The people of Cape Verde, off the west coast of Africa, have suffered from forced migration and poverty due to climate change. When he travels there, Mbabazi will visit with musicians to learn about the island nation’s celebrated folk music, morna, and will work with underserved students in a small art academy. In Israel, he will seek out groups of Jewish artists who use a variety of forms of art to create cultural solidarity in response to the Holocaust. In Mongolia, Mbabazi will work with blacksmiths and textile artists from previously nomadic cultures who have been forced by economic conditions to seek work in the country’s crowded capital city. In Bhutan, he hopes to study traditional music and Buddhist tantra painting. In Papua New Guinea, he’ll get involved with the Mariwai Art Initiative in an effort to preserve traditional art forms that are in danger of extinction. And in Mexico, he hopes to work with indigenous artists who are using technology to create art and autonomy for their communities.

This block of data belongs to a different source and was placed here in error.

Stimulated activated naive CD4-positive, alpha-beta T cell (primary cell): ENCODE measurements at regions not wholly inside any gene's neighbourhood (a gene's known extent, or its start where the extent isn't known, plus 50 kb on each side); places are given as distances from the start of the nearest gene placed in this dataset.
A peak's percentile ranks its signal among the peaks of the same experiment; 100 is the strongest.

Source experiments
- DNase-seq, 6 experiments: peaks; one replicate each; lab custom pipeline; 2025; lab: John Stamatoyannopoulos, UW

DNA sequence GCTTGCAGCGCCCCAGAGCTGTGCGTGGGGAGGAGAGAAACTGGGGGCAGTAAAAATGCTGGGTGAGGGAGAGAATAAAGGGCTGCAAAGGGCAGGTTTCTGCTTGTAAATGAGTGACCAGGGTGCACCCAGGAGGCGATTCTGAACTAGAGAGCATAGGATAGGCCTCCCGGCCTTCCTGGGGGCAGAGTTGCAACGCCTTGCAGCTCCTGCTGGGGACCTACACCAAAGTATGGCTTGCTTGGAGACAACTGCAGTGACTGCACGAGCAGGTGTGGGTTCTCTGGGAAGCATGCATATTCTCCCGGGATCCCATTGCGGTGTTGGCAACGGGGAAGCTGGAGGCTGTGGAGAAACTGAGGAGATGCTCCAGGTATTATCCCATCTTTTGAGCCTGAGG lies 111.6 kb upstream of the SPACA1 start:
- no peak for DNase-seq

Along the way, Mbabazi says he hopes to forge ties with fellow artists that will inform his own art practice well into the future. “I want to build lasting relationships with different communities that I will meet, and I want to create art with these communities,” he says. “I want to experience other cultures but also become a part of them. I have no doubt that will feed my creativity in a life-changing way.”
Because Mbabazi’s project focuses on the shared pain and suffering of people, his advisors in Sewanee were concerned that his time abroad might unrelentingly bleak. But he sees it differently. “The Watson team here at Sewanee asked me, ‘Where is the joy in this project? This sounds like a heavy route to take,’” he says. “But making work, whether it’s fine art or playing music, writing songs, playing drums, or observing other people doing those things, that’s where the joy is.”
Angus Pritchard, “Iconic Birds Through the Eyes of Community Leaders”